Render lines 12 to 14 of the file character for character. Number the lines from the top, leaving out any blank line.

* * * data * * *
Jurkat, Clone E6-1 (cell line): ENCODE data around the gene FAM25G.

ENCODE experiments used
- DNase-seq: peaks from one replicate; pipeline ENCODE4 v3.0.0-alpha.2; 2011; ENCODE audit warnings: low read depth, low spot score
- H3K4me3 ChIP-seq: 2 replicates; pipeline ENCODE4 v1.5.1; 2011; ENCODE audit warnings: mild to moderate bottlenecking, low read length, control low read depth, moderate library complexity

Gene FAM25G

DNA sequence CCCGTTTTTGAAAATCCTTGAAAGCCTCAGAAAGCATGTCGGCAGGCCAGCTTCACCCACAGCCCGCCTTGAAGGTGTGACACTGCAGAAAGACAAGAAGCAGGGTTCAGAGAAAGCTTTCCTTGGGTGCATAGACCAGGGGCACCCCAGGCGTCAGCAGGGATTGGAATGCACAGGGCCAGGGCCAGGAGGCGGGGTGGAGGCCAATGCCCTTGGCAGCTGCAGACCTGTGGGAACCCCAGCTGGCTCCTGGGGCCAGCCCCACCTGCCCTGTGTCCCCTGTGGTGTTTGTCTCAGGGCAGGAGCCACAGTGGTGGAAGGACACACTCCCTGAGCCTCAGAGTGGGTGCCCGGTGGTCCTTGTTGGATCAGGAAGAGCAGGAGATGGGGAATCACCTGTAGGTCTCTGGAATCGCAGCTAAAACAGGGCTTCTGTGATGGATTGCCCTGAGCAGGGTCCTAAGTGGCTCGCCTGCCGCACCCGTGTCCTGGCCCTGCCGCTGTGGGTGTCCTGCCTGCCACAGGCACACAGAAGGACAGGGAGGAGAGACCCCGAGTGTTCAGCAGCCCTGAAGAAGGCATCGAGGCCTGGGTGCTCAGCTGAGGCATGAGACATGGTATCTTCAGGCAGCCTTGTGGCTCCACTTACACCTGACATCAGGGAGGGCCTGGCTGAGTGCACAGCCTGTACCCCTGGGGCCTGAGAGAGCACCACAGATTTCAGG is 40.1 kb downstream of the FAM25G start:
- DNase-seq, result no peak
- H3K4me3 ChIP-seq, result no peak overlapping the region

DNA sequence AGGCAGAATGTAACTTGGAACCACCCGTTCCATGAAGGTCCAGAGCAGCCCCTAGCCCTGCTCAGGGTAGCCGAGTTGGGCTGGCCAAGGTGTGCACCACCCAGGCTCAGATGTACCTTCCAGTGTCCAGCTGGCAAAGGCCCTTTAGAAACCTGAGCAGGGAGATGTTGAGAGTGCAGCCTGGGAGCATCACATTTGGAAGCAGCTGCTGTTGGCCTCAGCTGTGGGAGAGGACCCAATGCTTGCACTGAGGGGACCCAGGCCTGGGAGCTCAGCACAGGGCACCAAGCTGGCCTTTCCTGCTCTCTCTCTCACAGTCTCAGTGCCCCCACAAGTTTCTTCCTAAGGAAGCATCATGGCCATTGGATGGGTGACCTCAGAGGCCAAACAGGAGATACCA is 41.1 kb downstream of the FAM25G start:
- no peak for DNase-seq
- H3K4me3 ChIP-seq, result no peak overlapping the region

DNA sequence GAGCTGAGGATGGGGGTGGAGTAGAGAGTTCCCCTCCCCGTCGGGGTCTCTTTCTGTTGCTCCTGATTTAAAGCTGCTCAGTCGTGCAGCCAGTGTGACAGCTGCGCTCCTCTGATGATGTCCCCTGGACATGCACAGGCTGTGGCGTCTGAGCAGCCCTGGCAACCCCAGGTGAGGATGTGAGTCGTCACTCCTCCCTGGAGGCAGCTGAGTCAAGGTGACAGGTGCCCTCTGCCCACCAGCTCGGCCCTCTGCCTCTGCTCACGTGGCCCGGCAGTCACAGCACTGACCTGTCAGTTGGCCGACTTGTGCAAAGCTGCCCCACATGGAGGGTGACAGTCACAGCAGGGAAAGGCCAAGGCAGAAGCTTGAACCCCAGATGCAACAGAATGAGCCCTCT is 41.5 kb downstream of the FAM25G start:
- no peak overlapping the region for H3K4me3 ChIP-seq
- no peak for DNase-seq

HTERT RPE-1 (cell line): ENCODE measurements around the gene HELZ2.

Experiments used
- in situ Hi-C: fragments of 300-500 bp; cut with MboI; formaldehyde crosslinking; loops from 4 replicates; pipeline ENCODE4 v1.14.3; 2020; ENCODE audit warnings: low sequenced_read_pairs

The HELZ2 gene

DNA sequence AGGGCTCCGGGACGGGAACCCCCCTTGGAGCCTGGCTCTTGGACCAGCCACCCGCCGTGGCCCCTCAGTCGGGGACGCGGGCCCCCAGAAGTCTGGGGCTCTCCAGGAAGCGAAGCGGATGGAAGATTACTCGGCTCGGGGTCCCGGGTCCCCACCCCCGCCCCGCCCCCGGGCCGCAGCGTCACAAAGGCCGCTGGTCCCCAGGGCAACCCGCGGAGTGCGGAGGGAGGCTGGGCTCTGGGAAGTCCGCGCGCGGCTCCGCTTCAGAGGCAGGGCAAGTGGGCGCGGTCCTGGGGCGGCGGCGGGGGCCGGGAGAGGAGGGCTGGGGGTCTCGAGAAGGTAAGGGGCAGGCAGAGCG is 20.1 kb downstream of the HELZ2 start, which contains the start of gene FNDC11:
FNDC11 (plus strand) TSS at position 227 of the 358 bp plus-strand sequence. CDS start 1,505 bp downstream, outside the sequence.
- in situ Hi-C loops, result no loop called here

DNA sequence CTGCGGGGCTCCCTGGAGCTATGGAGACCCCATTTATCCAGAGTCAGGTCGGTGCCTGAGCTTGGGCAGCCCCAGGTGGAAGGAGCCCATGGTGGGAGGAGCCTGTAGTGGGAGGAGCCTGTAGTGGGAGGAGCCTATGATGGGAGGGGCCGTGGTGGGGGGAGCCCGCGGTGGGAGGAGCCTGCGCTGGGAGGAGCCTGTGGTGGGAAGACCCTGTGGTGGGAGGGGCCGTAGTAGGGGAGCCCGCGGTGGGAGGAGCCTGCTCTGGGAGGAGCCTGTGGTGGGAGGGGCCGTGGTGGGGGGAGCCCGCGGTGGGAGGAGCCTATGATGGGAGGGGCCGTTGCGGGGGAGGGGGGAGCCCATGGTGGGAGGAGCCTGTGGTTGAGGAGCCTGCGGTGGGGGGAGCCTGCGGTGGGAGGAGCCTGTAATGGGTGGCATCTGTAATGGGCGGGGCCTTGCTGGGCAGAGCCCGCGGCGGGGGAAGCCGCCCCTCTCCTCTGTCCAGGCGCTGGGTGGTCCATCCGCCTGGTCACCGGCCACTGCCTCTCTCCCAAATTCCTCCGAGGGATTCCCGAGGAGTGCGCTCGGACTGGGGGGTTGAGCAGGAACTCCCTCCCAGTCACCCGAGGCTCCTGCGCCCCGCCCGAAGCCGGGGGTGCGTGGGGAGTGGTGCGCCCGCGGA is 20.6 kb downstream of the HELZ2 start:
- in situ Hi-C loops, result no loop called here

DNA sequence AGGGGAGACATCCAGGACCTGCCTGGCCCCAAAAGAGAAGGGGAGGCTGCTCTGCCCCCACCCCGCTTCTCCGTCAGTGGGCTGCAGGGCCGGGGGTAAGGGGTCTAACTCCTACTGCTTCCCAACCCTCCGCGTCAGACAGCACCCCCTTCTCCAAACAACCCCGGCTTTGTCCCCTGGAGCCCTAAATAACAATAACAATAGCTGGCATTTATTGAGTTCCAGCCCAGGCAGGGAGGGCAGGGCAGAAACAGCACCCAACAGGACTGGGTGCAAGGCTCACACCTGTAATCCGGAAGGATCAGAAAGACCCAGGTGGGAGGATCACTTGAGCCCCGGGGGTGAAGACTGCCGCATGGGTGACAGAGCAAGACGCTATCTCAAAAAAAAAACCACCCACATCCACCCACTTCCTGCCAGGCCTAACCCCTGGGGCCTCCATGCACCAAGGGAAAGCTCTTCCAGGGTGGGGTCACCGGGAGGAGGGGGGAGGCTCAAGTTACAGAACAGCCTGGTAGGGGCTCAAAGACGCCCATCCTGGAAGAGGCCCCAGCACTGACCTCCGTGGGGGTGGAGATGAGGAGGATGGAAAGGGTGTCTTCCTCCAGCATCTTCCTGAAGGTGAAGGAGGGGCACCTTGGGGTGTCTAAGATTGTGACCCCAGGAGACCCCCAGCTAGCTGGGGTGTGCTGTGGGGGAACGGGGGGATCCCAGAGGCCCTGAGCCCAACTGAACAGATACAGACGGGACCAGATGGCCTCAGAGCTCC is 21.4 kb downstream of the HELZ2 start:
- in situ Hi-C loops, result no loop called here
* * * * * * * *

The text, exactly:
DNA sequence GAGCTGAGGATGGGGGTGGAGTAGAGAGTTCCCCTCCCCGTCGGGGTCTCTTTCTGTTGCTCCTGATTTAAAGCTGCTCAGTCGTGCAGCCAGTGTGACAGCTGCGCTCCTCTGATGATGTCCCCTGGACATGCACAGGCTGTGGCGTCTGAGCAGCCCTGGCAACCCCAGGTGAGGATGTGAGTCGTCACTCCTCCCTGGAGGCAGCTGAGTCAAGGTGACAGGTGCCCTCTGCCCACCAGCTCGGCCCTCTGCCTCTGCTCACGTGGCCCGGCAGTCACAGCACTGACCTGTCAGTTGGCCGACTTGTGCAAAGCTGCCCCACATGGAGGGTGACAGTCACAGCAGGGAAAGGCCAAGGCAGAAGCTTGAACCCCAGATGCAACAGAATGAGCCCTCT is 41.5 kb downstream of the FAM25G start:
- no peak overlapping the region for H3K4me3 ChIP-seq
- no peak for DNase-seq